India’s dismal record in extending electrification to all villages in India stood as a major challenge when Narendra Modi took office as India’s Prime Minister in 2014.
The legacy of the power ministry was in shambles. Power project implementation had come down to a crawl as the coal scam took centre stage, towards the end of the UPA-II regime. Power transmission and distribution required urgent modernisation, along with expansion into rural India, and modernisation and expansion of sub-station network.
The PM handpicked Piyush Goyal to head the power ministry and gave him a free hand to revive the coal mining sector, and expand the power generation and distribution capacity in India. Ambitious targets were set up, complete with power plans to reach all villages by May 2018.
The ‘internal’ target set by the Department of Rural Electrification for meeting the target was May 2017. This target will surely be missed; but will PM’s target of electrifying all villages by May 2018 stand?
The Union Minister for Power, Piyush Goyal gave a full update to members of Parliament on the exact status and when the project to bring electricity to every village would be realised.
As on March 31, 2015, 18,452 villages remained unelectrified. The government has since covered 12,661 villages, with 5,791 villages still remaining.
Challenges to ‘Power for All’ Campaign
According to Piyush Goyal, certain states have performed exceptionally well in meeting and even exceeding the electrification targets, while many others have been lagging behind. The main reasons attributed as challenges for meeting the target have been, the prevalence of left extremism and difficult terrain.
The states that have delivered an exceptional performance are Uttar Pradesh and Rajasthan. Both have almost all villages electrified. The states that are lagging behind are as under.
Jharkhand heads the list of laggard states and is followed by Odisha and Bihar, respectively. Close to 3,000 villages remain unelectrified due to left extremism and cover parts of Jharkhand, Bihar and Chhattisgarh.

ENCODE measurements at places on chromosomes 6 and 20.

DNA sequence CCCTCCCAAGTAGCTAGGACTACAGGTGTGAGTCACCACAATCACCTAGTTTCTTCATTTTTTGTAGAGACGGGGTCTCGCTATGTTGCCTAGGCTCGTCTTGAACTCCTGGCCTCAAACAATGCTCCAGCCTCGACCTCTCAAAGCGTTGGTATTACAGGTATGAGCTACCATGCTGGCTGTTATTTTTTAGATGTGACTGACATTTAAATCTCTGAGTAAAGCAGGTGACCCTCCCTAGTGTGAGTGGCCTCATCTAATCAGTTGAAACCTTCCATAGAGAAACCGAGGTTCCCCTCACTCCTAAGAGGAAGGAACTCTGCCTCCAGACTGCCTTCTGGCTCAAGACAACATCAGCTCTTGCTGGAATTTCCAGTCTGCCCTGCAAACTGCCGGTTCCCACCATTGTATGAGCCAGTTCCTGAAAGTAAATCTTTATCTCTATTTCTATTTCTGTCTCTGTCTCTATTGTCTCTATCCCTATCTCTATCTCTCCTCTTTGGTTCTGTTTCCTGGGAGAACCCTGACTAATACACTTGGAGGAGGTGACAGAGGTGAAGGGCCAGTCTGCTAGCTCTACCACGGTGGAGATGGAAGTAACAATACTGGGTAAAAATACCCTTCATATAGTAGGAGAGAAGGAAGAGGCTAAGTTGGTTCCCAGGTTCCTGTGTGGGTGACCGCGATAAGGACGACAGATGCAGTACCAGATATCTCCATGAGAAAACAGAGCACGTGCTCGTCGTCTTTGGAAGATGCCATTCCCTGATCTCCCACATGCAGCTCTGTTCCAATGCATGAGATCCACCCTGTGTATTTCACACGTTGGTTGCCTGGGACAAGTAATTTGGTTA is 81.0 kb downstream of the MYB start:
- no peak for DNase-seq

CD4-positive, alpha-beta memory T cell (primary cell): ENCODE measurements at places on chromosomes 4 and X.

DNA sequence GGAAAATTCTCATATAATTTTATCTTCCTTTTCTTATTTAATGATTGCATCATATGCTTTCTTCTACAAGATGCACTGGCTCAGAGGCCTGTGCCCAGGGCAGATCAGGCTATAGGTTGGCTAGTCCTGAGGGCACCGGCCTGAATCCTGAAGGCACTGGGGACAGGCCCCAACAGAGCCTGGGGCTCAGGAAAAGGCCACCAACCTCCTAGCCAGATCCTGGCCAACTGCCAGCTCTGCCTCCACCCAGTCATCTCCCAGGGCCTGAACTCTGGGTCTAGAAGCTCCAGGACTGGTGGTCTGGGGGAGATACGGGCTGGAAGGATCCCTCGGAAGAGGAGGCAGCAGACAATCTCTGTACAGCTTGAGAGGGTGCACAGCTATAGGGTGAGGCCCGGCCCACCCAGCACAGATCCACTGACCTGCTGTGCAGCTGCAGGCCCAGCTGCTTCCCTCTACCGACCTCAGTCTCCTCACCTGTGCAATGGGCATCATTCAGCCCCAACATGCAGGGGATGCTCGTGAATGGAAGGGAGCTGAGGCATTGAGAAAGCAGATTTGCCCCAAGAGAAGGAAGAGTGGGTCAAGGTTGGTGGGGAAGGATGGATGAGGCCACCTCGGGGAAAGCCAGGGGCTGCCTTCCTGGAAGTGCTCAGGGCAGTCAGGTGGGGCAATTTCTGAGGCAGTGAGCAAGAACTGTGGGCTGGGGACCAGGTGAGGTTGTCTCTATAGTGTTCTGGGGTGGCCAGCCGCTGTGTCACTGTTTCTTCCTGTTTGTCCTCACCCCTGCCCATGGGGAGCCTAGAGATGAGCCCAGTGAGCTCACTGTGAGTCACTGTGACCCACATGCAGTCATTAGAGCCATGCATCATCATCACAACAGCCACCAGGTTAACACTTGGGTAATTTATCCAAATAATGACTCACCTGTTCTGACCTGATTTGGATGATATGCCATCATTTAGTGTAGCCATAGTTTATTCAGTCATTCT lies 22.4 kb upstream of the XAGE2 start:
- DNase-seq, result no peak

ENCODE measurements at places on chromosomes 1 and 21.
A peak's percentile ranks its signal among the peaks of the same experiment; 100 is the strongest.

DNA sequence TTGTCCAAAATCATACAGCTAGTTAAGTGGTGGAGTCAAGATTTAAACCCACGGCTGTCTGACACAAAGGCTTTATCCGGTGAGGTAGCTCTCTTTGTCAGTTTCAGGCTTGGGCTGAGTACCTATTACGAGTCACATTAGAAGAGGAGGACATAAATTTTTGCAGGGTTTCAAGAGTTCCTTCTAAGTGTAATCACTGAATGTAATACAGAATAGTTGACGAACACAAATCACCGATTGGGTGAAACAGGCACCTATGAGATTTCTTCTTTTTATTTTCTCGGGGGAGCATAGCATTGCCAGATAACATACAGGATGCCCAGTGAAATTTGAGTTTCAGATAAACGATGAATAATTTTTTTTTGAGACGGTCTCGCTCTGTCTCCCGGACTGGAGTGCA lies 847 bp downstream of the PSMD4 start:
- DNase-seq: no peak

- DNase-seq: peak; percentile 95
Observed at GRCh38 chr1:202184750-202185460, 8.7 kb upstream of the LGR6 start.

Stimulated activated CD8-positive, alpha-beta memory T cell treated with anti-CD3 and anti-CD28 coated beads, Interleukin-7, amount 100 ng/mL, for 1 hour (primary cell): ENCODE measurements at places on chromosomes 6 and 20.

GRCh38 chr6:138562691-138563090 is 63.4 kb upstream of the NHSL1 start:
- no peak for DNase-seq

Difficult terrain and extreme weather conditions hamper implementation in states like Jammu and Kashmir, Meghalaya and parts of Bihar, thus reducing the time available for active work to few months in a year. But the power ministry remains confident of meeting the target by the end of 2017, well ahead of the May 2018 target set by the PM.
Beyond Rural Electrification, Government Has Several Other Ambitious Plans Under Way
For Rural Areas –
The government launched the ‘Deendayal Upadhyaya Gram Jyoti Yojana (DDUGJY)’ scheme. The initiative separates the agriculture feeder lines from the non-agriculture. This will help in ensuring power distribution more efficiently and make it available at critical times for each segment.
Obsolete sub-station distribution station, feeder lines, etc., will be upgraded and metering provided at distribution transformers, feeder junctions and at the consumer end. This will help in monitoring and in generating higher revenue collection.
For Urban Areas –
Integrated Power Development Scheme (IPDS) launched to upgrade the transformer and distribution infrastructure, including feeder lines and sub-stations, to improve distribution efficiency.
Introducing tamper-proof metering at distribution points and at consumer end to improve monitoring and revenue collection. The IPDS initiative aims to introduce IT in a big way to integrate and optimise distribution efficiency of electricity.
Launch of Power System Development Fund (PSDF) –
The primary purposes of the fund would be:
- To fund strategic transmission lines;
- To fund modernisation of transmission infrastructure for improving distribution efficiency; and
- To improve voltage stability through introduction of shunt capacitors and related equipment.
‘Unnat Jyoti’, affordable LEDs for all (UJALA). The scheme aims to save 100 billion kWs of electricity every year, resulting in 20,000 MW of power being made available for use in other sectors. Under this initiative, the government plans to replace 77 crore incandescent bulbs with LED bulbs. The government has already distributed 21.8 crore LED bulbs, 13.37 lakh tube lights and 5.36 lakh energy-efficient fans.
Street Lighting National Programme (SLNP). The initiative aims to save 9 billion kWs of electricity by replacing existing street lamps with LED street lights. 18.3 lakh street lights have already been replaced and the initiative is likely to ensure 1,500 MW of power will be available for other sectors.
The initiatives launched are commendable and necessary. The government has demonstrated its earnestness in introducing power saving initiatives; expanding power generation and distribution capacity.
The government now needs to push for meeting the rural electrification target, while reducing the cost of power to consumers by increasing capacity and efficiency.